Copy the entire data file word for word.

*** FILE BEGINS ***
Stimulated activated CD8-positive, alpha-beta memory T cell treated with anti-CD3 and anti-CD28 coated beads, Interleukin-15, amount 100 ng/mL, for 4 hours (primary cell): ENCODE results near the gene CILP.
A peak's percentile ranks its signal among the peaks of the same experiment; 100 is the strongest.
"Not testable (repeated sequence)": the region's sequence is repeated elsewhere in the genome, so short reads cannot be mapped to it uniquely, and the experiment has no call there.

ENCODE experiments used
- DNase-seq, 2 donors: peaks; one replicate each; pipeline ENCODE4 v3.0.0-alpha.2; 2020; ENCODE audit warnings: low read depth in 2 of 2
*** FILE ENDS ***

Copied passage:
Stimulated activated CD8-positive, alpha-beta memory T cell treated with anti-CD3 and anti-CD28 coated beads, Interleukin-15, amount 100 ng/mL, for 4 hours (primary cell): ENCODE results near the gene CILP.
A peak's percentile ranks its signal among the peaks of the same experiment; 100 is the strongest.
"Not testable (repeated sequence)": the region's sequence is repeated elsewhere in the genome, so short reads cannot be mapped to it uniquely, and the experiment has no call there.

ENCODE experiments used
- DNase-seq, 2 donors: peaks; one replicate each; pipeline ENCODE4 v3.0.0-alpha.2; 2020; ENCODE audit warnings: low read depth in 2 of 2